Freedom of the Press. Sounds like something we take for granted today. but just how free is our press?
To make informed decisions, citizens need a wide range of news and information. They also need access to a broad and diverse array of opinions and analyses about matters of public interest. Journalists are important providers of such information, as are the information media that transmit such material. This is why the freedom of the press is widely recognized as a central pillar of any democracy. In Canada, Section 2 of the Charter of Rights and Freedoms guarantees not only freedom of expression but also freedom of the press and other communications media.
Did you know? According to statistics by newspaperscanada.ca:
1) More Canadians read a print newspaper everyday, than eat breakfast. The figures are at 47% vs 44%
2) More Canadians read a print newspaper each week than voted in Canada’s 2011 National Election. The figures are at 73% vs 61%
3) More Canadians read an online newspaper each week than the total population of Denmark. The figures are at 5.7million, vs 5.5 million
This serves to demonstrate, that Canadians still receive a great deal of information from newspaper and traditional news sources. Thus it is important to ensure, that journalists employed under newspaper outlets and the like, are able to operate in an environment of transparency and independence.
And according to this document published by newspapercanada, it breaks down the market share percentage of newspapers. The findings state the top 5 newspaper companies according to % share of total paid weekly circulation:
Postmedia Network Inc – 31%
Quebecor/Sun Media/Osprey Media – 23.6%
TorStar – 11.6%
Power Corp Canada (7 papers) – 10.9%
Woodbridge Co. Ltd (1 paper) – 7.4%
However, the broadcasting industry must also be examined along with the newspaper industry, since much of the news is broadcasted via television as well. Below, are the largest and most powerful news media companies. This chart was last updated a number of years ago, before CanWest went bankrupt and was eventually bought out by Postmedia Network.
The big 5 media players (Newspaper + Broadcasting)
1) Quebecor: The most well known of the Quebecor’s newspapers, is the Sun franchise, such as Toronto/Calgary/Ottawa Sun/Edmonton/Winnipeg Sun, and the Daily Herald-Tribune, LondonFreePress, Sudbury Star, Daily Observer, and several others. The Quebecor news media company is run by the Peladeau family. In 1999, Quebecor had purchased the Sun Media chain, and in 2007, purchased the Osprey chain which includes 19 smaller Ontario dailies and many more weekly papers.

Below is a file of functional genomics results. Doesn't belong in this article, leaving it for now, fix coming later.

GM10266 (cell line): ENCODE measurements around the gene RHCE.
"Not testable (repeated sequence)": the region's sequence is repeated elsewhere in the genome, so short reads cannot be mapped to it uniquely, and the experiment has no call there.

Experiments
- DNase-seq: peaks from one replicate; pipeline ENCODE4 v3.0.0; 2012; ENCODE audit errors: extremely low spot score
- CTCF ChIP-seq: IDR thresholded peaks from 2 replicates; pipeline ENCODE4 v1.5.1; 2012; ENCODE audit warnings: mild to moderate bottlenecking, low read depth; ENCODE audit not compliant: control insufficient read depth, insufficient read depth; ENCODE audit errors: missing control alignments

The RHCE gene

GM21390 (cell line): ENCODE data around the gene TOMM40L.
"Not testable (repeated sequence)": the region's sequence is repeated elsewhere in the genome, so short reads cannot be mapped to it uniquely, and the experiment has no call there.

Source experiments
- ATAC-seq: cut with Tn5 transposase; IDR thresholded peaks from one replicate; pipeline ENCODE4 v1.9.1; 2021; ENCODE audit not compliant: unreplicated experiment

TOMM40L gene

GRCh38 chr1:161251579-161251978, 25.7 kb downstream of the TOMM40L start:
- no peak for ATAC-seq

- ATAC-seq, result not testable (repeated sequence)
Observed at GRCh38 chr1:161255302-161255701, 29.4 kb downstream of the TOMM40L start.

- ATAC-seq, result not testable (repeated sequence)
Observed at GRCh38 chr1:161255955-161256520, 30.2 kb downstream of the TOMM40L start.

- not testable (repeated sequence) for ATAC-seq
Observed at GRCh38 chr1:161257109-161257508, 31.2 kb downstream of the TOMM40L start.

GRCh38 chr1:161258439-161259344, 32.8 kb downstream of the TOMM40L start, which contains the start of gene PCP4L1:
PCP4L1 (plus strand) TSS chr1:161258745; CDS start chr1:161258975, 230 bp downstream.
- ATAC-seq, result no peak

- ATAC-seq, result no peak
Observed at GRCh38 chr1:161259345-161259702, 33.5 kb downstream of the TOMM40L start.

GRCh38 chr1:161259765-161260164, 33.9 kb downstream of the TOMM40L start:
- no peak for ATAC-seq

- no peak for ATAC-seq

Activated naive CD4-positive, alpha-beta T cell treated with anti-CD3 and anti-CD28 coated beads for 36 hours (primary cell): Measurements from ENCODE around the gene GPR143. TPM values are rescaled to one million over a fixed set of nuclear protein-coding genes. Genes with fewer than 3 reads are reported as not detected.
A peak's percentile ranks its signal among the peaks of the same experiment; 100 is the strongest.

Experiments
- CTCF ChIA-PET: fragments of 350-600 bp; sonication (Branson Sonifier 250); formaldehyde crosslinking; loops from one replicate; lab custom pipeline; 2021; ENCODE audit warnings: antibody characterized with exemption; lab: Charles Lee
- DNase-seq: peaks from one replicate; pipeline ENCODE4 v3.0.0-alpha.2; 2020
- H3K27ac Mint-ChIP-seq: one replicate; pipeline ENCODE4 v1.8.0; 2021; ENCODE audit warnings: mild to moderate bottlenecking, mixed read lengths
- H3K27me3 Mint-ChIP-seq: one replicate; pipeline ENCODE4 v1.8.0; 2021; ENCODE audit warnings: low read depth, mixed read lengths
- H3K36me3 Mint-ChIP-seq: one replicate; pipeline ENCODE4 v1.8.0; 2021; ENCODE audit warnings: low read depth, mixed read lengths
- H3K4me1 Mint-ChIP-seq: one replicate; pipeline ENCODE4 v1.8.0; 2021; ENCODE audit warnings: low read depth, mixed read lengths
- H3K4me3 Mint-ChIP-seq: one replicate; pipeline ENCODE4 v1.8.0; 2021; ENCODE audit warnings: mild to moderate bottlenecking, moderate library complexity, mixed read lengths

According to the data, Quebecor is the second-largest newspaper owner in Canada, with 23% of paid daily and weekly circulation. As the name implies, the company also dominates in Quebec, with ownership of cable giant Videotron, French-language television network TVA, Canoe.ca.
2) Bell Media: Out of all the other major media companies, Bell Media is an anomaly considering it is not owned by a wealthy family, operating through top executive management of board of directors with strong ties and connections to the banking and financial industries. During the 1980s, Bell was the nation’s largest telephone operator and ventured into seeking higher profits through delivering content. Bell Media’s parent company, BCE, eventually gained majority ownership in the CTV television network, along with satellite services known as Shaw Direct. Shaw is also considered to have the largest cable system in Western Canada.
3) Shaw and Corus: Owned and operated by the Shaw family, the Shaw media emprie extends across tv, cable, satellite, and home phone services. The Shaws were successful in gaining control of Global TV and CanWest’s (a past media giant) specialty channels when CanWest went bankrupt.
The Shaw empire runs 20+ specialty channels, the Shaw family, 16 stations of Global TV and the 41 radio stations of the Corus Radio Network that includes talk show hosts such as Charles Adler, and Roy Green.
4) Rogers Media: This telecommunications empire is owned by the Rogers family and includes popular tv stations such as Citytv and OMNI, along with 45 radio stations, and includes magazines such as Macleans, and Chatelaine magazines. Several Macleans writers, such as their publisher Ken Whyte, and national affairs editor Andrew Coyne, both are on the board of Peter Munk’s Aurea Foundation. The Foundation is noted for their charity to orgaizations such as the C.D. Howe Institute, Canadian Constitution Foundation, Macdonald Laurier Institute, and think tanks such as the Fraser Institute.